Religion in Relationships
Life is lived in relationships. Some are deep-rooted, others superficial;
some are of short duration, others last a lifetime. Some are purely functional,
others intensely personal. We relate to all kinds of people: to
a partner, to children, to relatives, to friends and neighbors but also to
the service-station attendant, to the person with whom we share a shift at
work, and to the police officer who stops us for speeding. And we relate
to our pastor, to the superintendent of the school in which we have enrolled
our children, to our employer, and, yes, to the tax collector.
All this is true for Christians, as well as for non-Christians. The difference
between us and our non-Christian counterparts is not that we live in multiple
relationships but that there is an important extra dimension to those
relationships: our religion.
As Seventh-day Adventists, we believe in a set of doctrines. Some we share
with other Christians; some are unique to us and help mark us as a special
people with a unique message and mission. Doctrines are not optional,
not if our faith is going to be more than a shallow feeling or a vague awareness
of some greater power or transcendent force that somehow relates to us. Doctrines
rendered into words—as best as can be expressed within the confines
of human language—reveal bow we understand the divine self-revelation
of God. They help us achieve a clearer sense of who and what God (as Father,
Son, and Holy Spirit) is and what He has done, is doing, and will ultimately
do for us as individuals and as a race. We need doctrines to grasp what the
implications of our belief in God and His plan of salvation are for our
perspective on life and for our daily conduct.
But Christianity—and most definitely Adventist Christianity—is
more than a catalog of doctrinal statements. The Christian God is not a distant,
impersonal deity who does not get involved in the daily grind of this world
and of our existence. Instead, He is a personal God of love who has encountered
us in Jesus Christ, in the most personal way possible.
God is a covenant God, One who goes out of His way to establish a close
relationship, One who is Love Personified, and One who seeks for a reaction
to that love—a response of worship, obedience, and love. Once we have
established a relationship with God (or, more correctly, once we have allowed
God to establish a relationship with us), this affects every other relationship
we may have.
we have gained a glimpse of who and what God is, once we have accepted the
Lord Jesus as our Savior and have welcomed the Spirit as our Guide on our
pilgrimage through life, we are able to look at the world from a new perspective.
No longer is it of prime importance whether or not the people with whom we
associate are of the same nationality or ethnicity or of the same political
persuasion as we are. The first question we will ask about the people with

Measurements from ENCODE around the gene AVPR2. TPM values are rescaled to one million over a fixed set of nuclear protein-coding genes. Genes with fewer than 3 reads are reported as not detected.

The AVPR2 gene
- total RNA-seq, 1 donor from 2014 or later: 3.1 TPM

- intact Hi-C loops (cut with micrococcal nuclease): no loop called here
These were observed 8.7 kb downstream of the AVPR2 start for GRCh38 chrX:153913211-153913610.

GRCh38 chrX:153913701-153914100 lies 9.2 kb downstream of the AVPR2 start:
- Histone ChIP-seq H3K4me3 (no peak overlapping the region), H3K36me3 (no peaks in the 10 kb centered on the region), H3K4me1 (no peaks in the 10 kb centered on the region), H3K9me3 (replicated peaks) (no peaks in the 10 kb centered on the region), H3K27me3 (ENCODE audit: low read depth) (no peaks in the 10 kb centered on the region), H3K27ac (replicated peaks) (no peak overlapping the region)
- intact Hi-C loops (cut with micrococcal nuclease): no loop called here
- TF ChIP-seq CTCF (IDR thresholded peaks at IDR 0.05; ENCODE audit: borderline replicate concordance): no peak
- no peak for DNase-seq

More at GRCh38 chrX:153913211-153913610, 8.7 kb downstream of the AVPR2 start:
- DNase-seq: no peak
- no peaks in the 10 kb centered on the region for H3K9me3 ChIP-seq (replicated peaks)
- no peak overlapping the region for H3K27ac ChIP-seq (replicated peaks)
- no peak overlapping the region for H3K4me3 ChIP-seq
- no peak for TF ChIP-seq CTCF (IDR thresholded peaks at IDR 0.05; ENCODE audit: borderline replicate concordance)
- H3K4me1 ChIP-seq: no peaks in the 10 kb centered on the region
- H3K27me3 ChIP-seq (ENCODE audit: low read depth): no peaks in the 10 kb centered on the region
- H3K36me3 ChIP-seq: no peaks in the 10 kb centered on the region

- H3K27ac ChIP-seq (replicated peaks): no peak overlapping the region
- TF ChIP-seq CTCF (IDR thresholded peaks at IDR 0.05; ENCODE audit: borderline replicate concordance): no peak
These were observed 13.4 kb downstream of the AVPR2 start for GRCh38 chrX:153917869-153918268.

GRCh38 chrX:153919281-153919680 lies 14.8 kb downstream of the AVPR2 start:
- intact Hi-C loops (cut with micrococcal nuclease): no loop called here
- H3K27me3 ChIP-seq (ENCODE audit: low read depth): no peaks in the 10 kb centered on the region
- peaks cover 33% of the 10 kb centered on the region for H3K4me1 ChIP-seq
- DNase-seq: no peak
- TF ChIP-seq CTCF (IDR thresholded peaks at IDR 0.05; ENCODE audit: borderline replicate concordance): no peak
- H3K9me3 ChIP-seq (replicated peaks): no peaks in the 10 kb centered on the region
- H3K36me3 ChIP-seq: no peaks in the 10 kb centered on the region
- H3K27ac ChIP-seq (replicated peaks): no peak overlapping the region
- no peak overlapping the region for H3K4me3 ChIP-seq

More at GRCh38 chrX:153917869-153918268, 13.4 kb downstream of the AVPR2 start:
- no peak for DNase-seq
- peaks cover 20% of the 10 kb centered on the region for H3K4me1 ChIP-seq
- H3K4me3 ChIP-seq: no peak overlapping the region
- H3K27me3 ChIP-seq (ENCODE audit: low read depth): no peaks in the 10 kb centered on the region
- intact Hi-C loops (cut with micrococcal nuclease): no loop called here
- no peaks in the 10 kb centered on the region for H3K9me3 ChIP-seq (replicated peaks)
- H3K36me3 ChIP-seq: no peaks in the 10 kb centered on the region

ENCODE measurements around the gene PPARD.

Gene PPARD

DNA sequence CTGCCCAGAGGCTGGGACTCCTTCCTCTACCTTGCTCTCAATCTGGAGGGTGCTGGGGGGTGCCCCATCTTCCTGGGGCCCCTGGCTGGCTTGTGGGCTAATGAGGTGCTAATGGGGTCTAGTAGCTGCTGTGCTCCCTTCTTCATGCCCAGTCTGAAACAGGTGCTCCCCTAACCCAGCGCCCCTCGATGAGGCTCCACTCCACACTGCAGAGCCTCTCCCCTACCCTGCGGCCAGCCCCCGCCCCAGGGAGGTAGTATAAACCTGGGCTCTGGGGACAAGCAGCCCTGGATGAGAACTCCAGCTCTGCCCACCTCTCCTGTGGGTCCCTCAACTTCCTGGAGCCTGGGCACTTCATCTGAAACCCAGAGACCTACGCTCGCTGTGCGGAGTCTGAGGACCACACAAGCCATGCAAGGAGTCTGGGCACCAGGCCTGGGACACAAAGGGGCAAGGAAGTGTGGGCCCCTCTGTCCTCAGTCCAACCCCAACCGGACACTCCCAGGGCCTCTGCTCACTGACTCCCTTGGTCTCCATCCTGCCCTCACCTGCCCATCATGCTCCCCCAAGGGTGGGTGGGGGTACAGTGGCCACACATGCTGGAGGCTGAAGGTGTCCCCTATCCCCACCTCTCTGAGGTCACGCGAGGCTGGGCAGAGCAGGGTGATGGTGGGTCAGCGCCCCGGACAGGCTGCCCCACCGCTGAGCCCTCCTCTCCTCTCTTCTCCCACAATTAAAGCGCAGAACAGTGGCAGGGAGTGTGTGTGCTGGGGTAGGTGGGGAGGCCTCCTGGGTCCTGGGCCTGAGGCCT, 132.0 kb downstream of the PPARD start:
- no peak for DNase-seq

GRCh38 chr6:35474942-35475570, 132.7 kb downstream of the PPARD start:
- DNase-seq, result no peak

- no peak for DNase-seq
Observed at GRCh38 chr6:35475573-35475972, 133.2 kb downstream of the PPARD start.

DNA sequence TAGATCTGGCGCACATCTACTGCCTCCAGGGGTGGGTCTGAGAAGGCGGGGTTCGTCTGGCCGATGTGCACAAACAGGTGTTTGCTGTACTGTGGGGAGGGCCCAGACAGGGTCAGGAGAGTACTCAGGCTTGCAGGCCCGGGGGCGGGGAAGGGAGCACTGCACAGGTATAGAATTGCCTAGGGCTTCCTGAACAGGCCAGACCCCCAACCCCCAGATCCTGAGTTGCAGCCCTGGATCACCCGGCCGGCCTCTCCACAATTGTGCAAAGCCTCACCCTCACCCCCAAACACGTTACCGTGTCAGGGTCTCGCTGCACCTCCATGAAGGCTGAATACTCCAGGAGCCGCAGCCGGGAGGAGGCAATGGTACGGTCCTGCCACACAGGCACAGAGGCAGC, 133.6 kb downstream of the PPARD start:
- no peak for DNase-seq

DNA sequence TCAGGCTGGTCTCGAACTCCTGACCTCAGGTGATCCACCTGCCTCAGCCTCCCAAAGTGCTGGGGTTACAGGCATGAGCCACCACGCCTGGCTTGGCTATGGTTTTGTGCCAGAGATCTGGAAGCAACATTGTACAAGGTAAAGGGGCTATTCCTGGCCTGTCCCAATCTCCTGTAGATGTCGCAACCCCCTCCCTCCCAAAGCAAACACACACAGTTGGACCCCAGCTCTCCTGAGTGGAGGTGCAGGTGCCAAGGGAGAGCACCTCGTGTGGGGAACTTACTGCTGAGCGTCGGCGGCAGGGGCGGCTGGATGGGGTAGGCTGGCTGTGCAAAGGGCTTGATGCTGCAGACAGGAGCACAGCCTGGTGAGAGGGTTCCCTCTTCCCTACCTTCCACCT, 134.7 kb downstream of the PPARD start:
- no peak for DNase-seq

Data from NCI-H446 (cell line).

whom we come in contact is whether they already share with us the knowledge
of the good news!
Religion is not work based-in other words, our standing with God does not
depend on our achievements. We live by faith through grace. Yet, a religion
that does not permeate our daily lives is a dead and meaningless exercise
(James 2:17). If our relationship with God does not impact our
relationships with fellow humans, we have every reason to wonder whether
this bond with God is a reality.
This quarter we will study numerous passages of Scripture with the intention
of increasing our awareness of the ways by which our faith impacts our
relationship to others—to those who are close to us and those who are
afar. We will discuss how we can strengthen those relationships, even restore
them if they have somehow broken down. We will discover that, indeed, there
is more religion in relationships than many may suspect.
This quarter's Adult Bible Study Guide was written by Reinder Bruinsma,
a native Dutchman and longtime church worker (including six years, from
1995-2001, as executive secretary of the TransEuropean Division). He is also
the author of 15 books in both English and Dutch. In 2001, he returned to
his native Netherlands, where he serves as the president of the Netherlands
Union. His pastoral concern about practical Christianity, about how we treat
others, comes through in every lesson this quarter.
(all lessons may
School Study Helps
Jerry Giardina of Pecos, Texas, assisted by his wife, Cheryl,
prepares a series of helps to accompany the Sabbath School lesson. He includes
all related scripture and most EGW quotations. Jerry has chosen the "New
King James Version" of the scriptures this quarter. It is used with permission.
The study helps are provided in three wordprocessing versions
Word; RTF for our MAC friends (this
is now a zip file); and HTML (Web Pages).
Last updated on July 13, 2004
Editorial Office: 12501 Old Columbia Pike, Silver Spring, MD 20904.
Principal Contributors: Reinder Bruinsma
Editor: Clifford R. Goldstein
Associate Editor: Lyndelle Brower Chiomenti
Publication Manager: Soraya Homayouni Parish
Editorial Assistant: Larie S. Gray
Pacific Press Coordinator: Paul A. Hey
Art and Design: Lars Justinen
Concept Design: Dever Design
Copyright © 2004 by the Office of the Adult Bible Study
General Conference of Seventh-day Adventist. All Rights Reserved.
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